The Walkmen: Everyone Who Pretended to Like Me Is Gone

The Walkmen
Everyone Who Pretended to Like Me Is Gone
StarTime International

There are some albums that only seem appropriate in certain contexts, that require a specific set of conditions to be properly enjoyed. This phenomenon is practically an accepted truth, so much so that we hardly flinch when we see lists like “Best Break-Up Albums” or “Best Albums to Have Sex To”. It’s only natural to associate discs with experiences or circumstances. After all, they’re supposed to reflect and/or reinforce whatever the hell it is we’re feeling at the time. That’s not to say that there aren’t some full-lengths that suitable for any occasion, but a sizable chunk of my collection consists of albums that only make sense to me at particular times.

With Everyone Who Pretended to Like Me Is Gone, the NYC-based group The Walkmen have crafted a soundtrack for the long, cold winter months. I’m not exactly sure why it comes across that way. It could be the black and white cover of young boys in their heavy overcoats smoking tobacco or perhaps the eerie organ effects. Maybe it’s evoked by frontman’s Hamilton Leithauser’s chilly, detached delivery, which makes him sound as though he’s singing through a frosted windowpane. Whatever the reason, the album has definitely got an unmistakable wintry feel.

Yet while The Walkmen may have gotten the general mood right, the songs themselves are incredibly thin. There’s nothing instantly engaging or, for that matter, memorable on Everyone Who Pretended. The soundscapes float by in an indistinguishable, foggy mist. Granted, mood albums are difficult to execute because the emotional range is inherently constricted, but that’s still no excuse for the frequent creative impasses. Songs like “They’re Winning” and the title track start off in the right direction and then promptly decide to roll over and play dead. It’s as if they forgot to convert their good ideas into actual songs.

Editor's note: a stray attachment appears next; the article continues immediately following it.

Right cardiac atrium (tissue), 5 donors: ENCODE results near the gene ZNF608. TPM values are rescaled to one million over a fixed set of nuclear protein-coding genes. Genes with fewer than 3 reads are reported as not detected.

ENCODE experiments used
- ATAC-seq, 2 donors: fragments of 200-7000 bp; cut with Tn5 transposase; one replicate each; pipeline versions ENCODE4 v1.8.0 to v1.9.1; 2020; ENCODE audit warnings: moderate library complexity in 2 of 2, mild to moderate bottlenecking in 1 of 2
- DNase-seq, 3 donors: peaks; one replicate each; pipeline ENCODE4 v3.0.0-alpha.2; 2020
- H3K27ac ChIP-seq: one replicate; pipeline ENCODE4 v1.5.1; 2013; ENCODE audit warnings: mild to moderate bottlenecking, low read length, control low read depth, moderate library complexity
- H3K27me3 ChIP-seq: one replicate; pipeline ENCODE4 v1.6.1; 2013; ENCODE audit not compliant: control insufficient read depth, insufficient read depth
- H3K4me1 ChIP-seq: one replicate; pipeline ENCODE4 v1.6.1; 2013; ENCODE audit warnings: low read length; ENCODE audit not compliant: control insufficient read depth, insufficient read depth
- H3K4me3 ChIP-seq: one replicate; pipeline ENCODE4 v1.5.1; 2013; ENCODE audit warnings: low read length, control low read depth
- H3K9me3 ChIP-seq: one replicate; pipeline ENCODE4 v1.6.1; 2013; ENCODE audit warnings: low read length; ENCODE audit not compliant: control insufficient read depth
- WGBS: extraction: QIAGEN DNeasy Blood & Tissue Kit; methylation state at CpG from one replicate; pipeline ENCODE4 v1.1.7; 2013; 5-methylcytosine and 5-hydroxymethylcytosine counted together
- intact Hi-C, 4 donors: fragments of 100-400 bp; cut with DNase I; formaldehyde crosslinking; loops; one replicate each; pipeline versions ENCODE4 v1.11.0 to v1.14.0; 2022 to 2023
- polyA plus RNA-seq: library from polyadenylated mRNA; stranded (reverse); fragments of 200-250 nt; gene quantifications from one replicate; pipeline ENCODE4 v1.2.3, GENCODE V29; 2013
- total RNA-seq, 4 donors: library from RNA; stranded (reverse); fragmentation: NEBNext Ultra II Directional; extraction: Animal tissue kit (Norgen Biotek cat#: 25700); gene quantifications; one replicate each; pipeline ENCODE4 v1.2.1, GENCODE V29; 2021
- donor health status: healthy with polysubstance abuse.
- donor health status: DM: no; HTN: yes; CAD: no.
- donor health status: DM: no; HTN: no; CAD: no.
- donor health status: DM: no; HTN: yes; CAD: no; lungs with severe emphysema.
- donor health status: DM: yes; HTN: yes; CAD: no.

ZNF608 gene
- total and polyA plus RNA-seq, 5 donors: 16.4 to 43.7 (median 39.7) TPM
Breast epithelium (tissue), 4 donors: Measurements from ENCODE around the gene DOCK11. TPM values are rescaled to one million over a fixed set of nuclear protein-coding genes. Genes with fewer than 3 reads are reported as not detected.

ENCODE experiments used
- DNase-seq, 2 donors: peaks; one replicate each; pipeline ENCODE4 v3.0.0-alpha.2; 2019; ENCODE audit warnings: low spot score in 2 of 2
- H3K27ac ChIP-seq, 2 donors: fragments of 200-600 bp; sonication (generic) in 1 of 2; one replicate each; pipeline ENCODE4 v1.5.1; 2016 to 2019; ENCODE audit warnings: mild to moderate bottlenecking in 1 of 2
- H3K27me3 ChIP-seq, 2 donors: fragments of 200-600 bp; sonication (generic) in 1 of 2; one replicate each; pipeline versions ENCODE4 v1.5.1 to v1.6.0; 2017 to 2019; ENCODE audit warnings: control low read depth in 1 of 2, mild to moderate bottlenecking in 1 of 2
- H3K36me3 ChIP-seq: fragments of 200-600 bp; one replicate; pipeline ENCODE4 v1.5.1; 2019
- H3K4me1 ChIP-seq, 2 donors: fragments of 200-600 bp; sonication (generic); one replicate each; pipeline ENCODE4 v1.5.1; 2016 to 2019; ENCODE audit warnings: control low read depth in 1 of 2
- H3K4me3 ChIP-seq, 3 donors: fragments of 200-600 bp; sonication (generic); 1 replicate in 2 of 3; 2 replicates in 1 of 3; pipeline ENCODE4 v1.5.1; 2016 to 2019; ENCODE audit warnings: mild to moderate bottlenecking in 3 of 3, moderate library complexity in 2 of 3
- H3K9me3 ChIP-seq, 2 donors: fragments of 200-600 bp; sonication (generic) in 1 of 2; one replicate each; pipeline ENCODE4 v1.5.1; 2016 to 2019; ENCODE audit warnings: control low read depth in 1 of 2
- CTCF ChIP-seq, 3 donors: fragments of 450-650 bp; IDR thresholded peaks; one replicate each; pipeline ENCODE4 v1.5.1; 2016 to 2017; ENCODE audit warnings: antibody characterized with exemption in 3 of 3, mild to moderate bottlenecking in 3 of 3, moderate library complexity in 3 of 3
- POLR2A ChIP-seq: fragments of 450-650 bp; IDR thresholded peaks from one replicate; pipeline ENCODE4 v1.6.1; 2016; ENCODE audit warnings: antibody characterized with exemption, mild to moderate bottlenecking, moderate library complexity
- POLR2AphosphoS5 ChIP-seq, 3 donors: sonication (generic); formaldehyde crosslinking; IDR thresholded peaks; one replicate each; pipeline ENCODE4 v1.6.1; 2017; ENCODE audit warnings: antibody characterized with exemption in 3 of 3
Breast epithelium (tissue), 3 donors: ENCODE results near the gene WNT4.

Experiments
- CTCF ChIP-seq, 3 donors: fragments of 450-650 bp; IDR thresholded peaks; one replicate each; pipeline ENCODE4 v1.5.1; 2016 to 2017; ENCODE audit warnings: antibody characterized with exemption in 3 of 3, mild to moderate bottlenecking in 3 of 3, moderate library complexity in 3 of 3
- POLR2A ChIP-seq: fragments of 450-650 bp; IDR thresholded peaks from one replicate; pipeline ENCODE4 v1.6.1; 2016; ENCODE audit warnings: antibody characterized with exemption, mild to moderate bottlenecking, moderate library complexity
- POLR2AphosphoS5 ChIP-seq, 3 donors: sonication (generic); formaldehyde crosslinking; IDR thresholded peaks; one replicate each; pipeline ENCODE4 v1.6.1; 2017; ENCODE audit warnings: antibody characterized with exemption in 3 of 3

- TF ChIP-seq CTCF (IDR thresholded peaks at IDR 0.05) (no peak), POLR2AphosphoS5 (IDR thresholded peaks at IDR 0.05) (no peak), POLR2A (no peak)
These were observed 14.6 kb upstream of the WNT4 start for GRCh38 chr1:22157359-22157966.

Perhaps the most well-known and accepted paradigms of the winter album are The Cure’s Disintegration and The Delgados’ The Great Eastern. On both of those endeavors, the artists managed to articulate the depression and dreariness of a snowy February night without allowing those feelings to compromise the playing. Rather than tone down their attack or opt for spare instrumentation, they found a more effective way to convey the icy emotions. All too often bands that attempt a sombre album confuse drudgery with subtlety. Such is the case for The Walkmen. There’s no reason for these songs to get stuck in a holding pattern. I assume their paralysis is intended to underscore the mood, but it just comes off as uninspired.

However, that having been said, there are moments of quiet, unexpected splendor. The soft taps of the piano keys on “Wake Up” nicely approximate falling snowflakes. And “French Vacation” takes the listener for a stroll down the Riviera. These fleeting moments of beauty suggest that The Walkmen are capable of constructing much more skillful and rewarding songs. But at this stage, they seem to care more about preserving the feel of the record than flexing their songwriting muscles.

Of course, no review of The Walkmen would be complete without mentioning Jonathan Fire*Eater. Yes, it’s true that the band features former members of the much-hyped NYC has-beens. But in case you haven’t noticed from the review, there aren’t many similarities between The Walkmen and their former outfit. Not only have the former members of Jonathan Fire*Eater overhauled their sound but they’ve also opted to go the indie route in releasing Everyone Who Pretended, signing with the NYC-based StarTime International. The label is also home to French Kicks and Brendan Benson.

In any event, I have to admire The Walkmen for attempting an honest-to-goodness winter album. Few bands would have the audacity to undertake a record like this straight out of the gate. And in these times, such ambition is certainly laudable. Everyone Who Pretended may mostly fail, but it always makes sure to do so on its own resolute terms.